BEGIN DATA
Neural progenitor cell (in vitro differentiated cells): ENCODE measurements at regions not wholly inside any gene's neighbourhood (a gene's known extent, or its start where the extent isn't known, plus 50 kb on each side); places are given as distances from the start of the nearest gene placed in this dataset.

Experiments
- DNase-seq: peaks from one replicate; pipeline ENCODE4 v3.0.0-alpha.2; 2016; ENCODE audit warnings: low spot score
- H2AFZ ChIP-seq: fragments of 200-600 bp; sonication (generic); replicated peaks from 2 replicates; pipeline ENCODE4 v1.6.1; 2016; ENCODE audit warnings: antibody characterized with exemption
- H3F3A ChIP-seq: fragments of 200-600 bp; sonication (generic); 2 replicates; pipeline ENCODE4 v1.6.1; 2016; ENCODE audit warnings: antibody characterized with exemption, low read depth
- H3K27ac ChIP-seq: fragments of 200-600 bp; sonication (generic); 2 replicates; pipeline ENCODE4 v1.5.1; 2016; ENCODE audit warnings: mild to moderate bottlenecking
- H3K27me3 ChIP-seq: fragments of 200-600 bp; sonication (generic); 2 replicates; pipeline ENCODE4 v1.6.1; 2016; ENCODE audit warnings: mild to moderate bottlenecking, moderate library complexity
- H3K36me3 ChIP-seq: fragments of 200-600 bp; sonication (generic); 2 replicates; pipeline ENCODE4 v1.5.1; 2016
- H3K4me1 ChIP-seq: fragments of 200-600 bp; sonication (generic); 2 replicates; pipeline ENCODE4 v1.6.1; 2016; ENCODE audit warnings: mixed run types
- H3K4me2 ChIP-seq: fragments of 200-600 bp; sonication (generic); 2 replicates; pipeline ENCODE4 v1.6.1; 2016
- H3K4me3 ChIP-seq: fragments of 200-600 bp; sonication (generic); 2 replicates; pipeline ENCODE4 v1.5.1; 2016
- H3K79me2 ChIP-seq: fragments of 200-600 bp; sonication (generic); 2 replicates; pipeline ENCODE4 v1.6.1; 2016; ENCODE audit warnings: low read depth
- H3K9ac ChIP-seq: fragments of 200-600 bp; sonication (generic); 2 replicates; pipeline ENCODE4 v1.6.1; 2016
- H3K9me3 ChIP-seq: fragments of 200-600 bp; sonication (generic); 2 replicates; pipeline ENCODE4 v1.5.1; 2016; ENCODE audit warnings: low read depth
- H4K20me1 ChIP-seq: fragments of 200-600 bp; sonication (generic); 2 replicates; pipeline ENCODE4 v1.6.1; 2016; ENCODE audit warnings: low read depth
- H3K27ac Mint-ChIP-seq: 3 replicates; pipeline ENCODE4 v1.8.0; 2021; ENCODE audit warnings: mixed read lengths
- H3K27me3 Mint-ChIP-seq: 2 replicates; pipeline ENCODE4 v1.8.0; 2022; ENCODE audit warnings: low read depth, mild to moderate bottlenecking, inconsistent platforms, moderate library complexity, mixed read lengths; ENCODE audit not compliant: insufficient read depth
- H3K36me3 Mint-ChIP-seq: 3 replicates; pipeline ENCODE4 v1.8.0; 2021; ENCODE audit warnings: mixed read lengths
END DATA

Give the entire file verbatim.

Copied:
Neural progenitor cell (in vitro differentiated cells): ENCODE measurements at regions not wholly inside any gene's neighbourhood (a gene's known extent, or its start where the extent isn't known, plus 50 kb on each side); places are given as distances from the start of the nearest gene placed in this dataset.

Experiments
- DNase-seq: peaks from one replicate; pipeline ENCODE4 v3.0.0-alpha.2; 2016; ENCODE audit warnings: low spot score
- H2AFZ ChIP-seq: fragments of 200-600 bp; sonication (generic); replicated peaks from 2 replicates; pipeline ENCODE4 v1.6.1; 2016; ENCODE audit warnings: antibody characterized with exemption
- H3F3A ChIP-seq: fragments of 200-600 bp; sonication (generic); 2 replicates; pipeline ENCODE4 v1.6.1; 2016; ENCODE audit warnings: antibody characterized with exemption, low read depth
- H3K27ac ChIP-seq: fragments of 200-600 bp; sonication (generic); 2 replicates; pipeline ENCODE4 v1.5.1; 2016; ENCODE audit warnings: mild to moderate bottlenecking
- H3K27me3 ChIP-seq: fragments of 200-600 bp; sonication (generic); 2 replicates; pipeline ENCODE4 v1.6.1; 2016; ENCODE audit warnings: mild to moderate bottlenecking, moderate library complexity
- H3K36me3 ChIP-seq: fragments of 200-600 bp; sonication (generic); 2 replicates; pipeline ENCODE4 v1.5.1; 2016
- H3K4me1 ChIP-seq: fragments of 200-600 bp; sonication (generic); 2 replicates; pipeline ENCODE4 v1.6.1; 2016; ENCODE audit warnings: mixed run types
- H3K4me2 ChIP-seq: fragments of 200-600 bp; sonication (generic); 2 replicates; pipeline ENCODE4 v1.6.1; 2016
- H3K4me3 ChIP-seq: fragments of 200-600 bp; sonication (generic); 2 replicates; pipeline ENCODE4 v1.5.1; 2016
- H3K79me2 ChIP-seq: fragments of 200-600 bp; sonication (generic); 2 replicates; pipeline ENCODE4 v1.6.1; 2016; ENCODE audit warnings: low read depth
- H3K9ac ChIP-seq: fragments of 200-600 bp; sonication (generic); 2 replicates; pipeline ENCODE4 v1.6.1; 2016
- H3K9me3 ChIP-seq: fragments of 200-600 bp; sonication (generic); 2 replicates; pipeline ENCODE4 v1.5.1; 2016; ENCODE audit warnings: low read depth
- H4K20me1 ChIP-seq: fragments of 200-600 bp; sonication (generic); 2 replicates; pipeline ENCODE4 v1.6.1; 2016; ENCODE audit warnings: low read depth
- H3K27ac Mint-ChIP-seq: 3 replicates; pipeline ENCODE4 v1.8.0; 2021; ENCODE audit warnings: mixed read lengths
- H3K27me3 Mint-ChIP-seq: 2 replicates; pipeline ENCODE4 v1.8.0; 2022; ENCODE audit warnings: low read depth, mild to moderate bottlenecking, inconsistent platforms, moderate library complexity, mixed read lengths; ENCODE audit not compliant: insufficient read depth
- H3K36me3 Mint-ChIP-seq: 3 replicates; pipeline ENCODE4 v1.8.0; 2021; ENCODE audit warnings: mixed read lengths